In its continual attempts to become the Wal-Mart of the literary world (there’s an oxymoron if I ever heard one), Amazon, the strapping, young Fabio, has gone on a Quest for Fair Maidens: the trembling, nubile, romance writer.
This week, Amazon announced that it will be launching its own line of romance novels, called “Montlake Publishing.” Sounds vaguely knight-y and seductive, no? The books will be available in all forms of media: on Amazon’s Kindle, traditional print, and audio. The line is scheduled to debut in the Fall.
Why would Amazon want to bother with getting into the direct publishing end of the business? Well, for several reasons. First, they are in a great position to sell to their customers. They can advertise on the site, of course, but they also have access to their customers’ buying habits and can recommend selections to them.
Why a romance line? That was probably a no-brainer. Romance novels are voraciously consumed by readers. Romance Writers of America reports that sales for 2009 topped 1.37 billion dollars.
In addition to romance novels, Montlake will also eventually offer science fiction, thrillers, and mysteries. While the initial titles will likely be from relatively unknown authors, it seems plausible that bigger names will want to get in on Amazon’s mass audience.
Over the past several months, there has been much talk about how teachers make a heck of a lot of money. I read and listened to several of these reports as I waited for the water to boil for my ramen noodles.
This week, the Chronicle of Higher Education released data showing the average salaries of professors from hundreds of academic institutions across the nation—from tenured profs at private institutions that grant doctoral degrees, to adjuncts who teach at community colleges.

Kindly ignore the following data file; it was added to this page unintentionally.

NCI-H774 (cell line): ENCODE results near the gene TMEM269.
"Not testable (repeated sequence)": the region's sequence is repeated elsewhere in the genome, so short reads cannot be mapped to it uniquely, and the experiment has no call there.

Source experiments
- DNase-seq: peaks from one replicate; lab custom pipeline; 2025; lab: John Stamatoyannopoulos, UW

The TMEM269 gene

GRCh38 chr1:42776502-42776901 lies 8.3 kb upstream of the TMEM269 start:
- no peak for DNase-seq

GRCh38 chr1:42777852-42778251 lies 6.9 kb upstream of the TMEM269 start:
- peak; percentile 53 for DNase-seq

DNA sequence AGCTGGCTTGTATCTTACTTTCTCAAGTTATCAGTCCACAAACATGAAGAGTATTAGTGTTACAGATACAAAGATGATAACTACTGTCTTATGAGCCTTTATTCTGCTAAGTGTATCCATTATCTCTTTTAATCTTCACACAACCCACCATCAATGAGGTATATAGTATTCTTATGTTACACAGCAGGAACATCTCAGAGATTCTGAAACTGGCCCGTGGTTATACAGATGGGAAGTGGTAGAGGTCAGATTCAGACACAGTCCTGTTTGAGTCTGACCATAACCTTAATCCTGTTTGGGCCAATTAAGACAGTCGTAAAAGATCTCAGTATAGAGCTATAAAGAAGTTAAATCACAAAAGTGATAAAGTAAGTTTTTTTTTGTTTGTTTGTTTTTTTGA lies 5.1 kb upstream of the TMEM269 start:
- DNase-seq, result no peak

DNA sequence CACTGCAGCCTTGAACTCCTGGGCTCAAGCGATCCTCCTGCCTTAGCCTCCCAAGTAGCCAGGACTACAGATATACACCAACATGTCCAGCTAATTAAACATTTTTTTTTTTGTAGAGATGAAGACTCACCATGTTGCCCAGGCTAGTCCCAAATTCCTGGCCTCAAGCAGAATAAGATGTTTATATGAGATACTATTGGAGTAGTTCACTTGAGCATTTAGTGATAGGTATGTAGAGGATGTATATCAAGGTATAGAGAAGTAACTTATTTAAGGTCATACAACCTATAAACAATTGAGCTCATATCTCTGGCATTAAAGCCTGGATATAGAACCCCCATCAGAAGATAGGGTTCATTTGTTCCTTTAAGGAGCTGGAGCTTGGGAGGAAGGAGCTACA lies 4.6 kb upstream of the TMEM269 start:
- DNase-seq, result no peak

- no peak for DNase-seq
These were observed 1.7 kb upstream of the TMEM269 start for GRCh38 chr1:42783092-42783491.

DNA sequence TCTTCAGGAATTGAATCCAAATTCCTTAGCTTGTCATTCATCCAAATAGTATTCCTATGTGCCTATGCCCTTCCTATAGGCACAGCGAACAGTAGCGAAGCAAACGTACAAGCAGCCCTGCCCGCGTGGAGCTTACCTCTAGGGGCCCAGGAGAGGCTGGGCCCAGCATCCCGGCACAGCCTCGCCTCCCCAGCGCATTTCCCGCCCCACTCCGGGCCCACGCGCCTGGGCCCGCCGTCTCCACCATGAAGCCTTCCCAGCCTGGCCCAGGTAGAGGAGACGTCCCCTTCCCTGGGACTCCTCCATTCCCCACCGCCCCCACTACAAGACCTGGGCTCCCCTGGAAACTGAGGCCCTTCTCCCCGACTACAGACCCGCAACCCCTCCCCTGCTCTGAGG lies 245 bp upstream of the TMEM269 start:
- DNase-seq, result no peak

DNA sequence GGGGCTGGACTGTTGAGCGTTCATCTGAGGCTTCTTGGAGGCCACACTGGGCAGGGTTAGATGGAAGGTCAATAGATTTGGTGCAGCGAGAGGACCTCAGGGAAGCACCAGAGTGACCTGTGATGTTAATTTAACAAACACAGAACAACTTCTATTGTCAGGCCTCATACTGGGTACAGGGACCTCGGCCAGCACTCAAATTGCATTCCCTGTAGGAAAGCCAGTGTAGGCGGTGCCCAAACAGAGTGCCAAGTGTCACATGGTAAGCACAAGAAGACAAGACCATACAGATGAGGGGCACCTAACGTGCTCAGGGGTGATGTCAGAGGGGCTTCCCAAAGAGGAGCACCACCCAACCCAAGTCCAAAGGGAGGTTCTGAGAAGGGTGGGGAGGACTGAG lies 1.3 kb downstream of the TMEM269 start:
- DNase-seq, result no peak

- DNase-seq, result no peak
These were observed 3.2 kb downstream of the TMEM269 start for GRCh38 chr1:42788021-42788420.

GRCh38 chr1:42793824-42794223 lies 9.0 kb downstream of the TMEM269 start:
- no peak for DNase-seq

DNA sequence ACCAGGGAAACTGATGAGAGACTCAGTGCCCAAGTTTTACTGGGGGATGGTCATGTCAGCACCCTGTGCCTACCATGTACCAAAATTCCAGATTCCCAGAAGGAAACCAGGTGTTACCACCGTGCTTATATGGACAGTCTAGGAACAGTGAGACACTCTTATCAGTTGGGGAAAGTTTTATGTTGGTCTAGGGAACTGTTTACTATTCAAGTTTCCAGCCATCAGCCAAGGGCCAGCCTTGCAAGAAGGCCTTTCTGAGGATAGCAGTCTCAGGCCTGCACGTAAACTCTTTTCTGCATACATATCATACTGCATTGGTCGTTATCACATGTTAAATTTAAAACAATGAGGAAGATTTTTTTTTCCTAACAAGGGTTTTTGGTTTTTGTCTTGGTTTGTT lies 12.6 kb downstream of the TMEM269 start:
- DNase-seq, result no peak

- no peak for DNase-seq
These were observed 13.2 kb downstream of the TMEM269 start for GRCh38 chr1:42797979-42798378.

Not surprisingly, private universities like Harvard, Columbia, and Princeton offered the highest paying positions, averaging a nice $190k or so per year. Professors at the top levels of public universities earn about a third less than their private counterparts.
Of course, these positions are few and far between. Most professors work in lower tiered schools. The average for these colleges ranges from about $87k for a tenured professor to around $40k for a professor of “no rank” (adjuncts).
While the highest paying schools certainly provide a nice living for their professors, even they fall far below what those individuals might be earning in the non-academic world. In fact, that is probably true of an academic on any rung of the teaching ladder.
Where does your school fall in the salary range? Read the full report here. If you are considering teaching, does this information change your mind at all? While it’s true that no one goes into teaching for the money, the reality is quite eye-opening, to say the least.
Adopt a word. Save our language.
Why save a word? Well, as the website savethewords.org argues, “90% of everything we write is communicated by only 7,000 words,” yet there are “old words, wise words, [and] hard-working words…that once led meaningful lives [but] now lie, unused, unloved, and unwanted.”
The site draws you in with a clever cacophony of sounds and a modernist canvass of labels and signs, each in different fonts, colors, and sizes. Hover over a word and it pipes up with pleas like “Choose me!” while the word next to it demands, “Yo, pick me!”
Click on a word, and you are invited to “adopt” it. If you make the commitment, you “hereby promise to use this word, in conversation and correspondence, as frequently as possible to the best of [your] ability.” Enter your username and password, and you are now the proud adoptive parent of a wayward word. After adopting, you are also encouraged to buy a t-shirt with your word of choice.
Savethewords.org is the brain-child of advertising executive Edward Ong. Ong’s agency, Young and Rubicam, based in Kuala Lampur, Malaysia, was hired by the Oxford English Dictionary to promote the print version of its dictionary. Both the OED and Young and Rubicam hope that interest in the obscure words, not found in the online version of the OED, will promote sales of its traditional print version.
In an interview with National Public Radio’s All Things Considered, Ong confessed to host Robert Siegel that they have been shocked by the popularity of the site: “The site kept crashing,” he said, “and we wondering: What in the world? We found that a lot of people have adopted it, a lot of bloggers have used it, a lot of people are talking about it.”
So, what are you waiting for? A periantique word just might give you cause for some good blateration at your next cocktail party.